This information can be used in several ways to target parasite control for times of the year when it will have the greatest impact.

Worms are a part of the natural sheep and goat world. We cannot eradicate them as long as sheep and goats are on pasture. The goal is to maintain the parasites at a level that will not produce any illness or economic loss.

Because the problem of drug resistance is steadily increasing it is important for each producer to look at his/her management system as a whole and find things beside drugs that will help control parasites and create a holistic management program. Remember, anytime we rely on a single product or method of control the worms will eventually adapt and outwit us.

If you include some of the following techniques, the need for frequent deworming treatments should be reduced.

      • Check Your Animals: With some parasites, like coccidia, signs of scouring will alert you to a problem. With barber pole worm there is no scouring but there is anemia with pale mucous membranes. Get into the habit of checking the color of the membranes around the eye (FAMACHA scoring)-this is the easiest place to see anemia and will alert you when a problem is developing.

      • Don't Pinch Pennies on Diet: Many experiments over the years have shown that animals on a high nutritional plane are more resilient to the adverse effects of parasites than those on marginal diets. Protein and minerals, as well as energy, are important in resisting the effects of barber pole worm because new red blood cells must be generated to replace those lost to the parasites. Nutrients are also needed to develop an immune response to the parasites.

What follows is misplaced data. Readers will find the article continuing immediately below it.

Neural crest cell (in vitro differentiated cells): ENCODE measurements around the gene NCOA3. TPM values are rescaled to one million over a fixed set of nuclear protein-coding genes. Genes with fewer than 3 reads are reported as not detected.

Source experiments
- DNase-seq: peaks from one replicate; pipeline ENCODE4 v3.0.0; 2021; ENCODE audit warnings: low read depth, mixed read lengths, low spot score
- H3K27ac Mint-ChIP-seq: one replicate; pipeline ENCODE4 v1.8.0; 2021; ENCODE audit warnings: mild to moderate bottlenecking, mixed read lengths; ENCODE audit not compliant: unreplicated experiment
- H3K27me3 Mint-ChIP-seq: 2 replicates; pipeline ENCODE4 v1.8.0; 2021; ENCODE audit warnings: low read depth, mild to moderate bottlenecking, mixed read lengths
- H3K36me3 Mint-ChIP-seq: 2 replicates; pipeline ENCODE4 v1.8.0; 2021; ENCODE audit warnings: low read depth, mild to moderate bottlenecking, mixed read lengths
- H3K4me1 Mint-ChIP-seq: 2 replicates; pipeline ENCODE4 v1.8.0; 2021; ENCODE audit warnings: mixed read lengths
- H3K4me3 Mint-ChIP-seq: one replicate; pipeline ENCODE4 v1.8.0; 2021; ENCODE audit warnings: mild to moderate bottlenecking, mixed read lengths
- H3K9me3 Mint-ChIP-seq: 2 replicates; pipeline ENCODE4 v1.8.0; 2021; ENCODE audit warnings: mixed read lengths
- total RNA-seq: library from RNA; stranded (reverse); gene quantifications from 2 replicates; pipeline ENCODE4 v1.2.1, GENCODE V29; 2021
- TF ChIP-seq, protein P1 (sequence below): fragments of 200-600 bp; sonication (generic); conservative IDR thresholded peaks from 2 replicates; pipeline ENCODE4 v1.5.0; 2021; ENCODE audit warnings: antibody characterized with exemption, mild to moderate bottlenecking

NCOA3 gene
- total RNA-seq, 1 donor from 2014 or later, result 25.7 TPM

• Appreciate Normal Immune Responses to Parasites: Animals will develop some immunity against worm parasites, If we list categories of animals from least to most immune it would generally be: a) Kids and lambs (require a full grazing season to develop immunity), b) pregnant and lactating does/ewes, c) Bucks and d) Dry does/ewes.

      • Concentrate your worm control efforts on the animals that need it the most and remember that immunity will be overcome if sheep and goats are exposed to high numbers of worm larvae.

      • Consider resistance to parasites in your selection program. There is definitely a genetic component in resistance to parasites that is most likely related to the immune response. If you have animals that get anemic before the others, consider culling them. Similarly, keep the ones that never seem to get anemic.

      • Use Drugs Wisely: All of the available chemical dewormers fall into 3 major classes of dewormers. You need to recognize which ones are in each class because once worms become resistant to one drug in a class, they will be resistant to the other drugs of that class. Drugs that are not FDA approved for use in sheep and/or goats can only be used following consultation with your veterinarian. Use the Correct Dose - Under dosing promotes the development of resistance.

      • Don't Bring Resistance to Your Farm: If you get new animals, do not let them bring in worms with drug resistance. Quarantine new animals before co-mingling them with your existing herd.

For more information contact:

Dr. Dan Quadros
Asst. Professor - Small Ruminants

Phone: 501-425-4657

University of Arkansas System
Division of Agriculture

Cooperative Extension Service
2301 S. University Ave.
Little Rock, AR 72204